Board issues statement on recent incident at NPHS


Board President Tina Stoll reads a statement addressing the incident that occurred at NPHS on May 4th.

During the May work session on Tuesday , the North Penn School Board released a statement regarding an incident last week where a black Muslim student was not given the necessary treatment after her hijab was forcefully removed, in a fight that occurred in the North Penn High School cafeteria. Many have called the incident a hate crime. More information can be found here

Our diverse community including Black, Hispanic, Mixed Race, Asian American, Pacific Islander, and White students speak a variety of languages, observe different belief systems, and worship in a multitude of ways,” Board President Tina Stoll read in the statement. “The diversity inherent in this community is a blessing.  But it is a blessing that requires a shared commitment to make it work for everyone.”

“As a school board, we have prioritized cultural proficiency work with an acknowledgment that there are problems inherent in society and reflected in our schools,” Stoll continued. “We have committed to this work and we’ve instituted policies and practices designed to combat racism and bias head-on.”

The full statement from the Board can be found here.

In the first public comment of the night, multiple members of the community called in to voice their opinions on the matter, including North Penn sophomore Harsh Desai.

“I agree that some students are upset about [the incident]… and are throwing hate at the district which I have mixed feelings about,” Desai reflected, on his peers reaction to the attack and how it was handled. “Its not the right way to spread hate, but I understand where they’re coming from.”

“It’s this thing where you listen and you take action,” Desai continued. “But its with what you hear that you take that action”.

It’s this thing where you listen and you take action. But its with what you hear that you take that action.

— Harsh Desai, NPHS Sophomore

Other public comments included those from parents like Ann Martin Montgomery, who said the attack “opened a pre-existing wound in [the] community”. Another speaker was community member Rebecca Singleton.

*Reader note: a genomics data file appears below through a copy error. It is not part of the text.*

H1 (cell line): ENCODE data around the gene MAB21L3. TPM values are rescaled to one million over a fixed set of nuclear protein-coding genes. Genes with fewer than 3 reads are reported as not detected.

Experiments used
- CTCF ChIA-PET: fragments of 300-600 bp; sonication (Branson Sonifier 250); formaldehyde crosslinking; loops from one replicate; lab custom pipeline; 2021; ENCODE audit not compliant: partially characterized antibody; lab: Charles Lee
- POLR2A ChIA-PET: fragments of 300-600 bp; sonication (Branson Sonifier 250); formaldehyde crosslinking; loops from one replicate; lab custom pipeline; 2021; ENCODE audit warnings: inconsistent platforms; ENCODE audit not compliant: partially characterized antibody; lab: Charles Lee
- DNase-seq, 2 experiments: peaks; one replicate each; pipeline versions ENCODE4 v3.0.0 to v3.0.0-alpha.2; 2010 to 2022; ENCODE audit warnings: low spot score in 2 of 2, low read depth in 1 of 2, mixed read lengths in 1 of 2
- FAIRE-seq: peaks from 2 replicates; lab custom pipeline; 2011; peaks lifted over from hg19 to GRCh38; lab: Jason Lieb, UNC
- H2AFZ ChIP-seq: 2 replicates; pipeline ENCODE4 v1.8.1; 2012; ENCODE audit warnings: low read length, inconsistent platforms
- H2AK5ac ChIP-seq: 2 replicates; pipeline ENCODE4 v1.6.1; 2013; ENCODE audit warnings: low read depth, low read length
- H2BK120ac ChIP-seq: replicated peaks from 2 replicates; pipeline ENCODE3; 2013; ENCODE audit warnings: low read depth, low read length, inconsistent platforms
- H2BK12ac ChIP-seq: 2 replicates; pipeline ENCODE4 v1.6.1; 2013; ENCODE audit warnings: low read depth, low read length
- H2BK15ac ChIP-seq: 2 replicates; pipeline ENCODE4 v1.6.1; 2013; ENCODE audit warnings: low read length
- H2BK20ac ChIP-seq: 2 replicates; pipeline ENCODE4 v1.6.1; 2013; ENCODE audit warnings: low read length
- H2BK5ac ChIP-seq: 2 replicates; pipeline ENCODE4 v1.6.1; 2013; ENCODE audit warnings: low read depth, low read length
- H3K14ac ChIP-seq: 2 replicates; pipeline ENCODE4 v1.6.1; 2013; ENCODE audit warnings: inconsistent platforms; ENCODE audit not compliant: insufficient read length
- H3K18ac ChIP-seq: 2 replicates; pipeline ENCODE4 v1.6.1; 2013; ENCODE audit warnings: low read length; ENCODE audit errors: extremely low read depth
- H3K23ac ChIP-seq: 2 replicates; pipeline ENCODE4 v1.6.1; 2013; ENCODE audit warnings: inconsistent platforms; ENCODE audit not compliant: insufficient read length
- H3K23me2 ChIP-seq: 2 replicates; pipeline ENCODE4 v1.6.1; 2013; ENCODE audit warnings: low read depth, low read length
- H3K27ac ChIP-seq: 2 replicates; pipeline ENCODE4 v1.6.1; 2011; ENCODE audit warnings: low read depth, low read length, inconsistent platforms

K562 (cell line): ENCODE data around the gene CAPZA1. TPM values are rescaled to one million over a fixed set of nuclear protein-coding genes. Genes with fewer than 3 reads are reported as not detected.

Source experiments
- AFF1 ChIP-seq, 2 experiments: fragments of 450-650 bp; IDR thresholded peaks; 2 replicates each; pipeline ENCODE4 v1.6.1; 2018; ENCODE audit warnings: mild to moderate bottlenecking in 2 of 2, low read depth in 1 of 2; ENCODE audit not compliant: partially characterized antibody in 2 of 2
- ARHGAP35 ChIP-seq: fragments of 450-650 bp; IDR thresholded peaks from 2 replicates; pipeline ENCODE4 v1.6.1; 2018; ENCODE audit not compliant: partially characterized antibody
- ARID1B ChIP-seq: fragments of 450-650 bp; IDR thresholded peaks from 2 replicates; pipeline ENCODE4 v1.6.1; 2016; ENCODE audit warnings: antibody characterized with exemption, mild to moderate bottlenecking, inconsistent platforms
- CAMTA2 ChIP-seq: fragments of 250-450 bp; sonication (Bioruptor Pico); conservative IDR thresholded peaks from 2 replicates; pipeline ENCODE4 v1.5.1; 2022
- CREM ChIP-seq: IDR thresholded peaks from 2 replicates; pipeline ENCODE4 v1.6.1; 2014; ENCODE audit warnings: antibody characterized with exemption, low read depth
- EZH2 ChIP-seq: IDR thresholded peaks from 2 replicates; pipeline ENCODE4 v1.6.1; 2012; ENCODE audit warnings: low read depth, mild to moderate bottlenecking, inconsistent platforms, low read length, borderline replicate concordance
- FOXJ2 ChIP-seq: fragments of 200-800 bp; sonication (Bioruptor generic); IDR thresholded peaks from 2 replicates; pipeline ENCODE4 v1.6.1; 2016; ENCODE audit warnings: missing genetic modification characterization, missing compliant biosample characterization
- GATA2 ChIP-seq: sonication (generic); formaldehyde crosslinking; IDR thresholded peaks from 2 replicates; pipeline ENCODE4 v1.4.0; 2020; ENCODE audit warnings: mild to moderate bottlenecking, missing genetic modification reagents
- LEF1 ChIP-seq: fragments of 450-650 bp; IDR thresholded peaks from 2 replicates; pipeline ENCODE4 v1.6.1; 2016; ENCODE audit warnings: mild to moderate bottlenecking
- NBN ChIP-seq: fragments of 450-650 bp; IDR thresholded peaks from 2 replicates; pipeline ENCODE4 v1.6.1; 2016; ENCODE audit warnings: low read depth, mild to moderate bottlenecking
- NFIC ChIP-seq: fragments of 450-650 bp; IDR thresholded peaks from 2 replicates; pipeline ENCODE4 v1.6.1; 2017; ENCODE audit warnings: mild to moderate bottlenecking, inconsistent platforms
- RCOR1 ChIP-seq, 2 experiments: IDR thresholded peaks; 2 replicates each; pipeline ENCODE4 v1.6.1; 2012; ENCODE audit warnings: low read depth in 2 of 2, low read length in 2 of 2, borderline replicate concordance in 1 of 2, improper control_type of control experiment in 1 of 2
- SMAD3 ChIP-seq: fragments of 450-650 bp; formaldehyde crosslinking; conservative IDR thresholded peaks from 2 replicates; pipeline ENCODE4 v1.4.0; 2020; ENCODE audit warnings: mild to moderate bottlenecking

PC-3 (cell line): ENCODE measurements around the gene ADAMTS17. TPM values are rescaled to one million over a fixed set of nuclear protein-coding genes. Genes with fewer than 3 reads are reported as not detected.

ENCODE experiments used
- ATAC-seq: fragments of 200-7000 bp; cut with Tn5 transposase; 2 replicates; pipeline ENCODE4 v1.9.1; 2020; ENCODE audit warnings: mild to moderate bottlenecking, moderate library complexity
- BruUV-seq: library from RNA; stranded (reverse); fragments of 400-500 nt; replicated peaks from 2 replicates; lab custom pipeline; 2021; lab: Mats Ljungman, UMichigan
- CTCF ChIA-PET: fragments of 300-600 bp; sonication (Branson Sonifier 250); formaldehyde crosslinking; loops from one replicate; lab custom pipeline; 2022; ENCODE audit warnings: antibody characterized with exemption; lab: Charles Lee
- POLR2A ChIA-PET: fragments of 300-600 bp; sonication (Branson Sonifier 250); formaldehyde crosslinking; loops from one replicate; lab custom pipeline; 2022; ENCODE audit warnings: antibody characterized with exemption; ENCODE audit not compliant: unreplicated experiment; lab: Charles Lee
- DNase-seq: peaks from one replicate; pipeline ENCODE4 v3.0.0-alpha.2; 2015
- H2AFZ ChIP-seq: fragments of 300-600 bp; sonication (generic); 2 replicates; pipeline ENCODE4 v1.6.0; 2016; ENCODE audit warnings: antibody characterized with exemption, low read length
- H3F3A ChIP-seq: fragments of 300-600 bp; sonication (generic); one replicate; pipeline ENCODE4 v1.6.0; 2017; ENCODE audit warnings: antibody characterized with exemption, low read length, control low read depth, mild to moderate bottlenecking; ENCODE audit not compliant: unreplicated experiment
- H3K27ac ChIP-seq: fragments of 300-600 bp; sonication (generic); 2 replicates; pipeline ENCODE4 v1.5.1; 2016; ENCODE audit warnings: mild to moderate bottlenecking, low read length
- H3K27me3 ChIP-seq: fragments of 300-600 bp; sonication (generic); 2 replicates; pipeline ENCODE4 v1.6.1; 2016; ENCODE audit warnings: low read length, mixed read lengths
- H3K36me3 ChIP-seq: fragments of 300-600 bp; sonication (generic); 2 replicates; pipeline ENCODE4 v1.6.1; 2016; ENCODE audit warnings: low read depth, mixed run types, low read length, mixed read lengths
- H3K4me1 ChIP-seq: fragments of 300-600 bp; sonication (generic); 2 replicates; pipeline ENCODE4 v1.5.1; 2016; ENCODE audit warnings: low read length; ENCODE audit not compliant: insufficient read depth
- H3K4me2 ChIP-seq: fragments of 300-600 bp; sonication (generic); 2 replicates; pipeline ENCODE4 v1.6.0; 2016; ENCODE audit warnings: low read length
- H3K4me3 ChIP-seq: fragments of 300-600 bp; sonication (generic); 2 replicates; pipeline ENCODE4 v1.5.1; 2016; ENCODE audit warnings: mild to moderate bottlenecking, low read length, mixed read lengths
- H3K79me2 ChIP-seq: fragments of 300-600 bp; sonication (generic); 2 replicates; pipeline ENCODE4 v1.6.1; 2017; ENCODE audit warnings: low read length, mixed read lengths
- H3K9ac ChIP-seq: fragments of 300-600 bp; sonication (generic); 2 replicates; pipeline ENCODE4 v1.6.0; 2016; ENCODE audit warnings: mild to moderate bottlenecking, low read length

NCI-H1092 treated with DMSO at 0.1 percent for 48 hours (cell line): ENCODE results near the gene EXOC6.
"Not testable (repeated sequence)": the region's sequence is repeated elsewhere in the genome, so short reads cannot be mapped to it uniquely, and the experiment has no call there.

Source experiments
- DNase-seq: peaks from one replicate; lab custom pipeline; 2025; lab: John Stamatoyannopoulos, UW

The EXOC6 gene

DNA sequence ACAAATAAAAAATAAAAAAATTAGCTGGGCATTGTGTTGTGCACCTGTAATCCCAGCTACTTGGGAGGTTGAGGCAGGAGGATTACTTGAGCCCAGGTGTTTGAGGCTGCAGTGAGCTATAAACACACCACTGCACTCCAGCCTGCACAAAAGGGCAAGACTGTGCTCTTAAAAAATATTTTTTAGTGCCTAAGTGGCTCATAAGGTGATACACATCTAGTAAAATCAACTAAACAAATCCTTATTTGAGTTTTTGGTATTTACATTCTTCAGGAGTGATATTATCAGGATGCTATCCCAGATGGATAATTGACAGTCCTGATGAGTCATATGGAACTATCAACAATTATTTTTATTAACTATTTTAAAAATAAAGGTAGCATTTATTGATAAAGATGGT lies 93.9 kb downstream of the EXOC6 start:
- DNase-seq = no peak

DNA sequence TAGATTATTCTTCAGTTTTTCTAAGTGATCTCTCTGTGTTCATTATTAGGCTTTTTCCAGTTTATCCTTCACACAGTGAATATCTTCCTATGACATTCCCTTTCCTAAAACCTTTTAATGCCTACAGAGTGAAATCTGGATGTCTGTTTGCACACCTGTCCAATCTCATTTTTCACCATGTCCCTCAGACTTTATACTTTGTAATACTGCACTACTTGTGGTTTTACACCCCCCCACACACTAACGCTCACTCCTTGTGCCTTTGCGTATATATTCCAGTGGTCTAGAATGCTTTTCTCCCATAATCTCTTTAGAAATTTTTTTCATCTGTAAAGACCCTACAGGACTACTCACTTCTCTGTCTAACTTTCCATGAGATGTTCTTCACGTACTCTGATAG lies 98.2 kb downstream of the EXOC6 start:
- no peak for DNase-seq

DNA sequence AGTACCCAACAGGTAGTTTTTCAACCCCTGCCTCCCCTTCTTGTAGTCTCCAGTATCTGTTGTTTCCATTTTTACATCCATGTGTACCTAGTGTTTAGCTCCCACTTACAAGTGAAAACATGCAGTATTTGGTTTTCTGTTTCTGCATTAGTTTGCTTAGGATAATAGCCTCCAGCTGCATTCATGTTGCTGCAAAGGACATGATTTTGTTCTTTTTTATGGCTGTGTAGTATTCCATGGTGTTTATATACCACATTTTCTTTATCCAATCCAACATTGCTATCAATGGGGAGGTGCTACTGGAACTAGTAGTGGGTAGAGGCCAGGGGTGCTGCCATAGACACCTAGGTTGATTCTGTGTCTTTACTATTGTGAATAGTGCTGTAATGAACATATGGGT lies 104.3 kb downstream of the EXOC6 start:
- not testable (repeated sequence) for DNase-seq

“There’s nothing wrong with teaching culture and science and math and music and art and everything else, as long as we’re all respecting our differences and acknowledging the fact that we all bring something amazing to the table,” Singleton expressed, on the topic of having more cultural proficiency in schools. 

The district has been focusing much more on its cultural proficiency program in the district, requiring teachers and staff attend lessons in cultural proficiency to better understand their diverse student body. While the work being done is a step forward, a theme from the night is that there is still more work to be done.

During New Business, Board member Juliane Ramić posed a question on the status of a potential Equity Summit. The idea was proposed by Assistant Superintendent Dr. D’Ana Waters about two months ago, and would happen over the coming summer.

“That is still in discussion and something we are working towards, I don’t have a whole lot more to report on it right now,” Superintendent Dr. Curt Dietrich said. “It is something that is being thoroughly discussed and plans are being readied.” 

Board member Dr. Elisha Gee added that there will be more information on the Equity Summit at the next ECI meeting on June 1.

Dietrich also gave a brief opinion on what he thinks the structure of next year may look like, taking into consideration the new vaccination age groups, including ages 12-15 eligible to receive the Pfizer vaccine. 

“As I see this all coming together, it appears that the hybrid program won’t be necessary,” he said, going on to elaborate that the district could offer a fully virtual option or fully in-person option for those who wanted one or the other. The Board will discuss that topic in much more detail during a presentation at the June 8 worksession. 

The next North Penn School Board meeting will be on May 20, 2021, and it will be the first time since the start of the pandemic that members of the public will be allowed to attend meetings at the ESC, but those guests must pre-register (registration is already full), as only 10 members of the public are permitted to attend, due to COVID safety guidelines.